According to the Associated Press, a lot of lgbts (gays, lesbians, bisexuals, and transgenders) are angry at the Democratic Party to the point that some are thinking of either not voting or sitting this election out:
If Democratic candidates are counting on long-standing support from gay voters to help stave off big losses on Nov. 2, they could be in for a surprise.
Across the country, activists say gay voters are angry -- at the lack of progress on issues from eliminating employment discrimination to uncertainty over serving in the military to the economy -- and some are choosing to sit out this election or look for other candidates.
Let me make this short and sweet. Any lgbt thinking of sitting this election out should think long and hard about whether it is a wise thing to do for the community. I say that on the basic principle that no American at any time should surrender his or her right to vote. Me as an African-American will never do that no matter how angry I feel.
Too many people have suffered beatings, humiliation, and even death for me to vote. For me not to vote would be spitting in their face.
But as a gay man, while I'm not happy with the progress of the Obama Administration on the BIG issues (i.e. DOMA, DADT), there is something nagging me extremely.
The lgbt community has had a wonderful year. Prop 8 was overturned, the Florida anti-gay adoption law is gone, the exposure of George Rekers opened so many's eyes to religious right junk science, the nation rallied around our youth when those awful suicides took place, and this week will mark one year since lgbt-inclusive hate crimes legislation was signed into law.
I have a serious problem reducing all of the positives of this year to one big minus simply because of DOMA and DADT.
I have a serious problem getting angry at the Democrats so much that I am willing to sacrifice our momentum.
But mostly, I have a serious problem with our community getting so angry at what Obama didn't accomplish that we ignore what we did accomplish. Please notice I said we as in the lgbt community and our allies
It would be nice that with a simple stroke of a pen, our lives would get better, but it's not going to happen that way. Even if DOMA and DADT was overturned, we are still going to have to deal with ignorance and prejudice. Our children are still going to have to deal with bullying. We are still going to have to deal with those who seek to either trivialize our lives or bash in our skulls.
All of this took place before the Obama Presidency and it will continue after his presidency. The only reason why there have been positive changes is because we took the initiative to make those changes.
And I guess that's my reason for getting angry at folks threatening to sit out on election day. To me, not voting is the same as cowering when someone threatens you. And this time's it's not necessarily a person making the threats but the circumstances of the times. But as quickly as a coward runs home when threatened by a bully, some of us are retreating into our safe zones, ready to give up our advantage (because we do have one) simply because our anger.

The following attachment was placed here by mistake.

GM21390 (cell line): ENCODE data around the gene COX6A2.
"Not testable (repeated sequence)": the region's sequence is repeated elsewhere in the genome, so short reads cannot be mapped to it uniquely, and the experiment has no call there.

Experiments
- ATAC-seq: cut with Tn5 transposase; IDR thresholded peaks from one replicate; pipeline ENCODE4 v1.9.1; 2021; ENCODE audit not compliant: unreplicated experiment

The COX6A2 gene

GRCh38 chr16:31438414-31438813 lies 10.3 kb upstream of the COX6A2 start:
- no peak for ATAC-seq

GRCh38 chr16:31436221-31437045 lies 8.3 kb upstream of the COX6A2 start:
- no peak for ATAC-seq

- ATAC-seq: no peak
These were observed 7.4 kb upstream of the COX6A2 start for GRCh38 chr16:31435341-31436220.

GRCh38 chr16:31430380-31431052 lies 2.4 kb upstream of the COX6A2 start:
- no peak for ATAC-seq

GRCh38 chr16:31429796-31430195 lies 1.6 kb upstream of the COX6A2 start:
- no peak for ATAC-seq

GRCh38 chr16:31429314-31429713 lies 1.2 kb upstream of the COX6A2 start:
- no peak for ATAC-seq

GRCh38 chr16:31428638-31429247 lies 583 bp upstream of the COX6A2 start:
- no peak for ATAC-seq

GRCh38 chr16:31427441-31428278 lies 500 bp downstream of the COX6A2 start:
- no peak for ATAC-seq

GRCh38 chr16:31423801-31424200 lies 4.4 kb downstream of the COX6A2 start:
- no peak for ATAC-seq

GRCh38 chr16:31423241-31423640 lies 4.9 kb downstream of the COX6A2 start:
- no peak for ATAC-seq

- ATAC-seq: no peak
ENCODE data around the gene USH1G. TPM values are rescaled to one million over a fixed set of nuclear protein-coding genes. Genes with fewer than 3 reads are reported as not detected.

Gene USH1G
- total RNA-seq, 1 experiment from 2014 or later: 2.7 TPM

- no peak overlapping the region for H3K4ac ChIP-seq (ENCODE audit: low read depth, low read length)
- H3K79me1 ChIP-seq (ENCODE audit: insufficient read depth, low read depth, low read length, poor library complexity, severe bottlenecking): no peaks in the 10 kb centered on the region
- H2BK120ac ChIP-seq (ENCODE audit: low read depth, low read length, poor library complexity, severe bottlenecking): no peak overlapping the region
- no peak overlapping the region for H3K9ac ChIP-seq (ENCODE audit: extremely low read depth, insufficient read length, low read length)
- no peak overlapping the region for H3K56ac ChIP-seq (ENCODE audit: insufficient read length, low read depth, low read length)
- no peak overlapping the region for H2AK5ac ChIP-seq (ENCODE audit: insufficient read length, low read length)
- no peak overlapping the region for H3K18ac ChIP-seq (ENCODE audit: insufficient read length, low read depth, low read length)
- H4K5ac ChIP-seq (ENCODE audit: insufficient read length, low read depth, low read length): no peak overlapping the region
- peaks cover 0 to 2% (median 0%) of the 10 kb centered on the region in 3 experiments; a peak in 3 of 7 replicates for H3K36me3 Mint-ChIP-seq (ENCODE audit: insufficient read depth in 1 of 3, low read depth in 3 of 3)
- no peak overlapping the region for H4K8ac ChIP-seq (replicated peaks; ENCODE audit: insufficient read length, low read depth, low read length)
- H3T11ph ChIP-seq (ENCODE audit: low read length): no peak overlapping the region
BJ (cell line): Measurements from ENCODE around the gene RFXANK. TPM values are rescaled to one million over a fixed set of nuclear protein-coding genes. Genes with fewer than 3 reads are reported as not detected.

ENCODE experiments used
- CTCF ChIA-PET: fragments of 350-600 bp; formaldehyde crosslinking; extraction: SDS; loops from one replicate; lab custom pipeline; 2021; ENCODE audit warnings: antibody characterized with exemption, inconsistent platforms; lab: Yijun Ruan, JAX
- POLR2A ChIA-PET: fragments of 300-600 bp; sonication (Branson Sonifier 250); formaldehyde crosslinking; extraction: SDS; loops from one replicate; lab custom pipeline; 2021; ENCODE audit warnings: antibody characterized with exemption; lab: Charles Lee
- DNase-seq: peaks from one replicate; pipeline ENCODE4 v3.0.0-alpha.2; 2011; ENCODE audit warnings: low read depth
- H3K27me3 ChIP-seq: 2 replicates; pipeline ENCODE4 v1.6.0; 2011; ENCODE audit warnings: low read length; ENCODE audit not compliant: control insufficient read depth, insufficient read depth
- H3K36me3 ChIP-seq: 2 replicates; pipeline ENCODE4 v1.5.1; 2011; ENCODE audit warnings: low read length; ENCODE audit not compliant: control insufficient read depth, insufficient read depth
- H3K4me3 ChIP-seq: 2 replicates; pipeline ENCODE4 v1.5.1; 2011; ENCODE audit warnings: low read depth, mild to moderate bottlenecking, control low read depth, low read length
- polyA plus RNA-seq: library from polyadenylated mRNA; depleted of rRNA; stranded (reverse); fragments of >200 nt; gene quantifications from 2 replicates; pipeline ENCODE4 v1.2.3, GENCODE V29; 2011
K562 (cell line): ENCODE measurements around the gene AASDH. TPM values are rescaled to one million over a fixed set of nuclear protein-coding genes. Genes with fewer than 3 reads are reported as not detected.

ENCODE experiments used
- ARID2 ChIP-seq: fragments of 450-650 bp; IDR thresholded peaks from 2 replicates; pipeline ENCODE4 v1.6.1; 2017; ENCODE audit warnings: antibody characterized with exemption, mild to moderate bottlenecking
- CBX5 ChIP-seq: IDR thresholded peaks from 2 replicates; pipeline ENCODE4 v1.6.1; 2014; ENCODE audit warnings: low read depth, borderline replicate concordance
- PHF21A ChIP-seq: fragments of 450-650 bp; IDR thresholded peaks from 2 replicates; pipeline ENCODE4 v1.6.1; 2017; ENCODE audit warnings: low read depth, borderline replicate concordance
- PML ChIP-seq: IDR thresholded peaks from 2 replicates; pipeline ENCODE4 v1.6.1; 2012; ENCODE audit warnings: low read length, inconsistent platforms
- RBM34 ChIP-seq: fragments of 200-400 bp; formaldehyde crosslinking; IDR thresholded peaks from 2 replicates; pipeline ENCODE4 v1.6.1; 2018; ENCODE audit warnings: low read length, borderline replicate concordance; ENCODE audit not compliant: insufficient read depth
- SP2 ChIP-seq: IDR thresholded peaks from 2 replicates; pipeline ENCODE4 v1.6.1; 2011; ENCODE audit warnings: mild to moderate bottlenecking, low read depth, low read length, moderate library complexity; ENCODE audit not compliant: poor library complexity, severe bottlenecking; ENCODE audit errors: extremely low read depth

There should be a bit more understanding and an appreciation that the BIG issues are not the only ones affecting the lgbt community and that there are some who not affected by the BIG issues at all. I know many young black gay men who could care less about DADT but was floored by the fact that Obama took time out to speak to youths about bullying. To them, it was the first time they ever saw a president and a black man being publicly supportive.
Some victories may come fast, others will take time, but we are winning.
This by no means is a defense of the Obama Administration or the Democrats, but an attack on how the lgbt community is yet again "reacting."
For me, it mostly comes down to this:
We reacted because the police kept harassing us as Stonewall,
We reacted because Anita Bryant told those lies about us in the 70's,
We reacted because of the AIDS crisis,
We reacted because of the Proposition 8 vote.
Our history seems to be a pattern of reacting.
When you react, you lash out and are on the defensive. You are not in control of the situation because you are trying to rally yourself from whatever calamity that has been thrust upon you.
And that has been our problem.
We are constantly trying to rally ourselves after being slapped. We wait until we have been wronged before we act and then we try to take care of the situation with a rushed public display of anger. And deciding to sit this election out is the ultimate rushed public display of anger. Refusing to vote would do nothing but surrender our advantage, not to mention send a negative message to the many lgbt candidates running for office (another victory we seem to forget about in the midst of our anti-Obama gripefest).
One level, we do come across as a community with legitimate grievances (because our anger and frustration are legitimate), but on another level, we come across as a community willing to cut our noses off to spite our faces simply because we want things NOW.
But basically, I'm saying this - don't sit this election out because if we don't vote because we haven't gotten what we wanted, then we deserve whatever we get.
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